Office: Chemistry C205
Phone: (970) 491-1331
- Ph.D., University of Colorado
- B.A., Northwestern University, Integrated Science and Physics
Research in the Levinger group has two main thrusts: dynamics of molecules in confined environments and fundamental processes governing cell cryopreservation.
Dynamics in nanoconfinement
For many years, we have explored the role of nanoconfinement on the structure and dynamics of molecules in the condensed phase. We are particularly interested in learning how the heterogeneous environment at liquid interfaces influences molecules residing there and the chemistry that then occurs. We have used reverse micelles as a model system to prepare well defined liquid droplets on the nanoscale. Reverse micelles form in ternary or higher order mixtures of polar, nonpolar and amphiphilic molecules. Most often, the polar solvent used is water but we have also explored a range of non-aqueous polar solvents for these systems including ordinary organic solvents such as ethylene glycol, DMSO, formamide, etc. as well as novel room temperature ionic liquids. We have utilized the workhorse surfactant, AOT, for many of our studies as well as phospholipids, cationic and nonionic surfactants. We have utilized a range of experimental techniques, including steady state and ultrafast time-resolved laser spectroscopies, 1D, 2D and multinuclear NMR, and neutron scattering.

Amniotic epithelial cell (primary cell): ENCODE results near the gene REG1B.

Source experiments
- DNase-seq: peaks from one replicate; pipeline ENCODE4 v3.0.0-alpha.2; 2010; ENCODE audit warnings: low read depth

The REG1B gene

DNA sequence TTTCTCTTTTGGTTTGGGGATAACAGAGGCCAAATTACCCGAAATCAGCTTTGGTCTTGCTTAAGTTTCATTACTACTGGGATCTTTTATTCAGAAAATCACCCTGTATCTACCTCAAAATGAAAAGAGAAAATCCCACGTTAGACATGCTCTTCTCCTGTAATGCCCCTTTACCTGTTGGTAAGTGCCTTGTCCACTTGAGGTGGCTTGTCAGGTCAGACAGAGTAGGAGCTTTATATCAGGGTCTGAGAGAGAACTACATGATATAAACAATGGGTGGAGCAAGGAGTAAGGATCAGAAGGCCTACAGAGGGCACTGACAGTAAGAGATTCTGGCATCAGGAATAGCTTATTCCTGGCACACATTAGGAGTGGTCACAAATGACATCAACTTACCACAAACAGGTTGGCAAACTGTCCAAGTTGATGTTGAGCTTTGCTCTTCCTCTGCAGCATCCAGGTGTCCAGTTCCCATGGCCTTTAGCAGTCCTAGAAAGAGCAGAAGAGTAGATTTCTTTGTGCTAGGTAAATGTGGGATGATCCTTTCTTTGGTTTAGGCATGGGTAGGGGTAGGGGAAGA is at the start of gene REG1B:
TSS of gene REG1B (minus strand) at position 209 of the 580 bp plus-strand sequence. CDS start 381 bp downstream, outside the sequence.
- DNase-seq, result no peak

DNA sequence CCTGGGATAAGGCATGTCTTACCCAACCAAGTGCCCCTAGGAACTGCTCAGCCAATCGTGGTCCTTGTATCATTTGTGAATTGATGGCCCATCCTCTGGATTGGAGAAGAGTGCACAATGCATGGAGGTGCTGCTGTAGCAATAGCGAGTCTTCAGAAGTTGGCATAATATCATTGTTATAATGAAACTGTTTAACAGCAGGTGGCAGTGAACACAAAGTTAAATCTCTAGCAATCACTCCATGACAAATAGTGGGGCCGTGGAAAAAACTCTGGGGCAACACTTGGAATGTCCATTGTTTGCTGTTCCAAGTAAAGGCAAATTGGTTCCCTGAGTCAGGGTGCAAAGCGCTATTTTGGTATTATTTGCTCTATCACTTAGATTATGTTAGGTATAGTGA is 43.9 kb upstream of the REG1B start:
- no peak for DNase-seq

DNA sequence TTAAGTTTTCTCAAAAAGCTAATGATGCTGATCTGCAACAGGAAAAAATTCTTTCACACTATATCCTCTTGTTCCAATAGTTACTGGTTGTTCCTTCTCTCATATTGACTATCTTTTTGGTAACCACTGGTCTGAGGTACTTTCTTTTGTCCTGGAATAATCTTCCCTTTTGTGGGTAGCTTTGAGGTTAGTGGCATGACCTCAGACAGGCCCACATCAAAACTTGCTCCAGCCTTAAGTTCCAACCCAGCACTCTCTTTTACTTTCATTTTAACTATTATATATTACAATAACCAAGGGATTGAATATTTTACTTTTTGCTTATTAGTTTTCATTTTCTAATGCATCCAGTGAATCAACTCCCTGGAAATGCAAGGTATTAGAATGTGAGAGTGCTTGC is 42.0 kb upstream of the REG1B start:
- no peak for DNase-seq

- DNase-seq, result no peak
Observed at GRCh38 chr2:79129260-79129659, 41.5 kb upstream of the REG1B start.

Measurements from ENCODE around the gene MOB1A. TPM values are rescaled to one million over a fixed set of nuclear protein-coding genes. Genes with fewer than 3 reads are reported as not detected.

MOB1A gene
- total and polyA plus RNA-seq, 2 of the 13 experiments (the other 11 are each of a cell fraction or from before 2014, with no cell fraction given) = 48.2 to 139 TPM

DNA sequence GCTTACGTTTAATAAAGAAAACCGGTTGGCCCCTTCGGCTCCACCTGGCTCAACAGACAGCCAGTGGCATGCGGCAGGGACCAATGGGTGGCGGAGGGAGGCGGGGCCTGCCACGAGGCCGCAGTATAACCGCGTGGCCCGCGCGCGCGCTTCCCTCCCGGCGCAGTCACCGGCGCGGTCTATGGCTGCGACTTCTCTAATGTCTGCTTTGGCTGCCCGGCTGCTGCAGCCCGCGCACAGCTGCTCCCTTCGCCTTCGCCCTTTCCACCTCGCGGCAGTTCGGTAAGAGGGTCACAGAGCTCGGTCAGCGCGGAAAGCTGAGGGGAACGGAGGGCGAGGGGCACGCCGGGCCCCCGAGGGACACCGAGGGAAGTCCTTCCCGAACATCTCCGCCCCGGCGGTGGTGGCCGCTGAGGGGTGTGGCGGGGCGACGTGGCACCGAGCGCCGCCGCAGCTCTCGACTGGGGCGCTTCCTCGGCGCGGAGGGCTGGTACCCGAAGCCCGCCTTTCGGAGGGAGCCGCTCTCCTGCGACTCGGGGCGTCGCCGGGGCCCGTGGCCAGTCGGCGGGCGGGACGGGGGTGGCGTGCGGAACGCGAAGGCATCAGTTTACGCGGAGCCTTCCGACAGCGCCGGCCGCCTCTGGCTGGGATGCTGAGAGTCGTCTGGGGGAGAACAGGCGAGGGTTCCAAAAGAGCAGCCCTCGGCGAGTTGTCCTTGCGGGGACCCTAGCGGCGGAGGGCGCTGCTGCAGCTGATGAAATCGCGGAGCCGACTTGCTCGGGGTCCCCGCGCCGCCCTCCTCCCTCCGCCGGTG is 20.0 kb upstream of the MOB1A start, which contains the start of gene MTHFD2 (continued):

Fundamental processes governing cell cryopreservation
A new thrust for the Levinger group explores how and why some cells can withstand freezing conditions that would normally kill them. We are embarking on a project to explore the role of permeating cryopreservation agents, e.g., glycerol, DMSO. This project aims to uncover how these small molecules cross cell membranes, where they reside in cells and how they protect cells from cold.